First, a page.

Sometimes you don’t need to be the strongest, most acrobatic robot on the block, you just need to be squishy. A new round robo is just that, capable of being dropped from 180 meters (600 feet) high and rolling into action. The new technology isn’t merely entertaining to watch, it has the potential to save lives.
Designed by engineers at UC Berkeley and Squishy Robotics, the robot could be equipped with sensors and dropped into disaster zones to provide crucial intel from the ground, such as whether there is poisonous gas.
The robot is made of contracting cables in the shape of a soccer ball – no legs involved for leg-shattering reasons. The wires can be tightened or slackened to move it in whichever direction its controllers desire. However, to do this, the team needed to engineer tiny motors capable of manipulating these cables and withstanding sky-high drops.
The “tensegrity structure” allows it to “shapeshift”, according to the team, and maneuver between rocks. The engineers even said it could be shot out of a cannon and be none the worse for wear. Now that’s quite the circus skill.
“Our rapidly deployable mobile sensor robots are designed to save lives, reduce costs and risks and increase effectiveness of emergency response,” said Alice Agogino, a UC Berkeley mechanical engineering professor, in a statement. “They can survive a high drop into a disaster zone and provide life-saving information to first responders. They can also work as co-robots with their human partners on the ground when they arrive on the scene.”
The design was not initially meant for Earthly wars and destruction, but instead as a prototype in collaboration with NASA Ames that could plummet from a spacecraft and explore Saturn’s moon, Titan. Although it can’t be dropped from orbit at this time, it holds potential for future missions on Earth.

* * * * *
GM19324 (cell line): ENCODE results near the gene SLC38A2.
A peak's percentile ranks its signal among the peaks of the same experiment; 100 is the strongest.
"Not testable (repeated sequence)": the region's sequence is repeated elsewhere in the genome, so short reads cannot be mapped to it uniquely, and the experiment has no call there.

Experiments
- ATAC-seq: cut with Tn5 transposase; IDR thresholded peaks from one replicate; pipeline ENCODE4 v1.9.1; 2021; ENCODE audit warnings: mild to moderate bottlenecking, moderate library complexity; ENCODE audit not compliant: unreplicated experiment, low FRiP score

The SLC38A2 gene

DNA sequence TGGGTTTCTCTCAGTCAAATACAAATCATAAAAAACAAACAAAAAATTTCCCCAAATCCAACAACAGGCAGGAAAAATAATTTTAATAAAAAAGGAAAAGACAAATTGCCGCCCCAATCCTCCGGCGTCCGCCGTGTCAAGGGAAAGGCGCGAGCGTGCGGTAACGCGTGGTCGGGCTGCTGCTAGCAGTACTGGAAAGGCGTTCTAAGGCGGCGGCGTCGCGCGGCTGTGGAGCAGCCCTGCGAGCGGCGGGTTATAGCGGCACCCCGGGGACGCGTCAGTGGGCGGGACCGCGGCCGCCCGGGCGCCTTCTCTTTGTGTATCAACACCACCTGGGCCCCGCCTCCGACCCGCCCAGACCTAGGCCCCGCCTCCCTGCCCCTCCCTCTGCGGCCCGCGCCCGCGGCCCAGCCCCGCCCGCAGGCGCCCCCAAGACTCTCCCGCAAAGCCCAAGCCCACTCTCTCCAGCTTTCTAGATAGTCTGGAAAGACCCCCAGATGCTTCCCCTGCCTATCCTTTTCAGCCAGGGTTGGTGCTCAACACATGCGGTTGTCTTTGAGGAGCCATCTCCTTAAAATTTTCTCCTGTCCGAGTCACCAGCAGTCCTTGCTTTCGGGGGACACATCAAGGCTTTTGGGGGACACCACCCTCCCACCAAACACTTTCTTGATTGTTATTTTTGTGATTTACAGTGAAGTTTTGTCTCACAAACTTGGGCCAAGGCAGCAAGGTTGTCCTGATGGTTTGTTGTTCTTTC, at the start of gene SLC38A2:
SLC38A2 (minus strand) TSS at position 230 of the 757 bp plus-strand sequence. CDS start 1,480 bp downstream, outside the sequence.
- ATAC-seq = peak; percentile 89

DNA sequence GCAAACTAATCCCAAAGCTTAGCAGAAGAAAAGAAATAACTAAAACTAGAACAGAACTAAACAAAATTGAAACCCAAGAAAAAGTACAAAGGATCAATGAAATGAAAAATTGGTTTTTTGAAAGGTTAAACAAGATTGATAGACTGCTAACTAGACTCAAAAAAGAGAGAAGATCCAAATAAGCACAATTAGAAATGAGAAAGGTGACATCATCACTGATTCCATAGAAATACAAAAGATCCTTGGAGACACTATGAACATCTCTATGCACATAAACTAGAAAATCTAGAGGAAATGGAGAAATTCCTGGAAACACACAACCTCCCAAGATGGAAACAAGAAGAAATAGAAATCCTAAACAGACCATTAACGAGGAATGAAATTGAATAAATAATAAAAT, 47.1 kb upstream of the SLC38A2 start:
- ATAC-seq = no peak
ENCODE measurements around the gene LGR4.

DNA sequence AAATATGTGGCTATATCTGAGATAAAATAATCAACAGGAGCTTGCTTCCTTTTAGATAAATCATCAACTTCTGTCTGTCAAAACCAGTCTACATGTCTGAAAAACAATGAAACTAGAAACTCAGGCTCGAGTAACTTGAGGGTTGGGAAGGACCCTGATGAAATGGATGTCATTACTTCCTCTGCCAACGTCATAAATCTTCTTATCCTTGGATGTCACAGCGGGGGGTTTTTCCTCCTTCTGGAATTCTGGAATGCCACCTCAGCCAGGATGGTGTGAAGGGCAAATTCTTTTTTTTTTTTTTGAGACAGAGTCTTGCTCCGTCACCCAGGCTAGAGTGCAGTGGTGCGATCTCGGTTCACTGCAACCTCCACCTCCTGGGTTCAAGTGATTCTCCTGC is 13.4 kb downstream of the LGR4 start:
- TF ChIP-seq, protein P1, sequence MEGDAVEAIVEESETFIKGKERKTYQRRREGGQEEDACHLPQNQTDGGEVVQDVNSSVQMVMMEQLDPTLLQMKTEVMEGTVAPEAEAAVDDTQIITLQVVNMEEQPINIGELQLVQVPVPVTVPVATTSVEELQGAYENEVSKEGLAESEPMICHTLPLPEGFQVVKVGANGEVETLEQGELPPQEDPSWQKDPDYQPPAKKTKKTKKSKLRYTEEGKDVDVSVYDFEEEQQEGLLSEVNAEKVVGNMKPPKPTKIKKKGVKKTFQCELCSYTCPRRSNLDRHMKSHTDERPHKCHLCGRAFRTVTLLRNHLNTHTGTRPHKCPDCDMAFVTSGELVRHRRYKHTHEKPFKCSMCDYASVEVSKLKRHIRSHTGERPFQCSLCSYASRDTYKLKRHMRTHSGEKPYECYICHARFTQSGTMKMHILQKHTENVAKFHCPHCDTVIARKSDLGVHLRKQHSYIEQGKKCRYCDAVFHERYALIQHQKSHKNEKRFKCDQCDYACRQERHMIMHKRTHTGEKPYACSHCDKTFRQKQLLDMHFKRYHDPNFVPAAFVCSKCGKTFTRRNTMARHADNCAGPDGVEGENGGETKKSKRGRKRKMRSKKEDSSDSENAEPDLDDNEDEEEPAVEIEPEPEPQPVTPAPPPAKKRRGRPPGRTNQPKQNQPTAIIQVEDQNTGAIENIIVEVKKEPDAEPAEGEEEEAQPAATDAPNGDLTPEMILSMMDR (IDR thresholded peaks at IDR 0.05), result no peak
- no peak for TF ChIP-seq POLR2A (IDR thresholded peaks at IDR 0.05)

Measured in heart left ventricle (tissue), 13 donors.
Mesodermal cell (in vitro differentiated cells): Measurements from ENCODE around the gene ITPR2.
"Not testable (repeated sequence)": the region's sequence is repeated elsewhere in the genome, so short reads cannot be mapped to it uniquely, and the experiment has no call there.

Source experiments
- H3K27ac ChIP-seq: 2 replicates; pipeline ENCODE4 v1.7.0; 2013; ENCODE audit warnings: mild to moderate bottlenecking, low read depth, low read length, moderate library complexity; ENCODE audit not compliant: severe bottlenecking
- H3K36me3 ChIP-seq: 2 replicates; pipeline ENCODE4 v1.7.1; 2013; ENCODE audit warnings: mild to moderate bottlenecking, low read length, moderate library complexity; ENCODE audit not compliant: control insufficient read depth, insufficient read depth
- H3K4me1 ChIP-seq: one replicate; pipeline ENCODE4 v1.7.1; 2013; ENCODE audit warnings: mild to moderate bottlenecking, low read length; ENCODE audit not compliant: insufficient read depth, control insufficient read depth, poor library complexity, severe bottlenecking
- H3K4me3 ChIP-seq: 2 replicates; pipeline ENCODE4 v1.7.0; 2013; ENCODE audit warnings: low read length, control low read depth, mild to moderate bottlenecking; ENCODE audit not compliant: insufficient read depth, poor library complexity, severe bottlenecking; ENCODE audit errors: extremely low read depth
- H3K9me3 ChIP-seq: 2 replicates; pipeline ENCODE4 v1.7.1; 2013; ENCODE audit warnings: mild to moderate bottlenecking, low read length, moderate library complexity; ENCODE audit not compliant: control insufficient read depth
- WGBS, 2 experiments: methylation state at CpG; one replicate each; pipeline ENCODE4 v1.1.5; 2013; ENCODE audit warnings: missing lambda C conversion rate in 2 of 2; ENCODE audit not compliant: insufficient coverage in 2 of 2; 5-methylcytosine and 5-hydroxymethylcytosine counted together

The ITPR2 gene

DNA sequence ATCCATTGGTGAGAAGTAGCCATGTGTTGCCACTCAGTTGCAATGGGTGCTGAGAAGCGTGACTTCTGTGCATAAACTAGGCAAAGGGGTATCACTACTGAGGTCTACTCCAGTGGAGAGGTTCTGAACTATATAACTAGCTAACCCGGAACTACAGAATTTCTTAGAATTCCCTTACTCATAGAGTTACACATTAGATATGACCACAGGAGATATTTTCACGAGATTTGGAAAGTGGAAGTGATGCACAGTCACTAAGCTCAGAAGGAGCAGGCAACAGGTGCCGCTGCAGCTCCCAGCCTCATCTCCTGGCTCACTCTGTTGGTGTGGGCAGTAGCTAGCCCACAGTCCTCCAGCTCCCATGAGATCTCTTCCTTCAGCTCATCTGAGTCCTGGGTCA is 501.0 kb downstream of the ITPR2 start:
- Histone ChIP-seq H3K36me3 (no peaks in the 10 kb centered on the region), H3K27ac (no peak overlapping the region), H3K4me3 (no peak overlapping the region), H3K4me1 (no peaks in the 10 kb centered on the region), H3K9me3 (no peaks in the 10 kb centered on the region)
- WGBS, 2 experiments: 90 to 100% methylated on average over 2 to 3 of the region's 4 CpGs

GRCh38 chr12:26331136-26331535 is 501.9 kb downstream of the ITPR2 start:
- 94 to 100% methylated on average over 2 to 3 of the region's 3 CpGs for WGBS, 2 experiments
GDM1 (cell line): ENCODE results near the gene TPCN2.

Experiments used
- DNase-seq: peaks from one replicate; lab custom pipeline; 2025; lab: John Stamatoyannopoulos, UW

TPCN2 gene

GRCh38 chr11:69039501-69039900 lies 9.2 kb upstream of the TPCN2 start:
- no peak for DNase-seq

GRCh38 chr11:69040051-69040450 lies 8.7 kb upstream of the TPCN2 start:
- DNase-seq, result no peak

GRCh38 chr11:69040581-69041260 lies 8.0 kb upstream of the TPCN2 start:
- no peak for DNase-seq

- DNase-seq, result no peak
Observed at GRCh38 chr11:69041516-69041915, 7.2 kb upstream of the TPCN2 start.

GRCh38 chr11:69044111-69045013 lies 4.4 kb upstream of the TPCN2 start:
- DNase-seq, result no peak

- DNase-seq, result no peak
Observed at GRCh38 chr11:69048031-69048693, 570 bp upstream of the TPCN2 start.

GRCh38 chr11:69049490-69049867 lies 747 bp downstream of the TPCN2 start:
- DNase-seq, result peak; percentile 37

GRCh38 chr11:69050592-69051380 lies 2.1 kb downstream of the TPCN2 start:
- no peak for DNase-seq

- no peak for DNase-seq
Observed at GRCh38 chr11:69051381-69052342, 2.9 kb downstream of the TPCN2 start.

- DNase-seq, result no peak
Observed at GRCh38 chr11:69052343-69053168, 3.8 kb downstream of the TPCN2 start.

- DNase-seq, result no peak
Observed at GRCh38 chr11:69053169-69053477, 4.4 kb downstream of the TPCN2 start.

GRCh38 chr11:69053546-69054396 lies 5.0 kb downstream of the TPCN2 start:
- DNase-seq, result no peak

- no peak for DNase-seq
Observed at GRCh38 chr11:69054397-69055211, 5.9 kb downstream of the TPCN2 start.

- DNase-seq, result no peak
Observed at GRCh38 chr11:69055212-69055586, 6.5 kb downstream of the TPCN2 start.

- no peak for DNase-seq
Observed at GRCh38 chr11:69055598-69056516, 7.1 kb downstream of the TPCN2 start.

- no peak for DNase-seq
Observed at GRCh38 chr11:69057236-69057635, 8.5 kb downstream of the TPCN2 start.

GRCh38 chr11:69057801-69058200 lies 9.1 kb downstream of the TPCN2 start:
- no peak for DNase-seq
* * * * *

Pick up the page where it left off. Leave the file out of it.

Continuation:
“We are still working with NASA on a space probe, but as excited as I am about space robots, I was motivated to apply this technology to Earthly applications when I saw a report by the Red Cross and Red Crescent that 400 first responders lost their lives to save others in the last 20 years. Many of these lives could have been saved with better situational awareness before entering disaster zones,” said Agogino. “Our robots get information that first responders need in order to stay safe and respond faster and more effectively.”
The Squishy Robotics team is currently working with the Los Angeles County Fire Department – the third largest in the country – to beta test the deployable sensor robots and refine the technology.
“We are delighted to be working with such a large and well-respected fire department,” said Squishy Robotics COO Deniz Dogruer in a statement. “The Del Valle Center is a perfect location to work side-by-side with first responders as they train with our robots in simulated emergency situations. Their feedback and advice will be invaluable as we fine-tune our robots to meet the critical needs of first responders.”
The Robot was presented last week at the Techcrunch Robotics + AI Sessions event in Berkeley, California.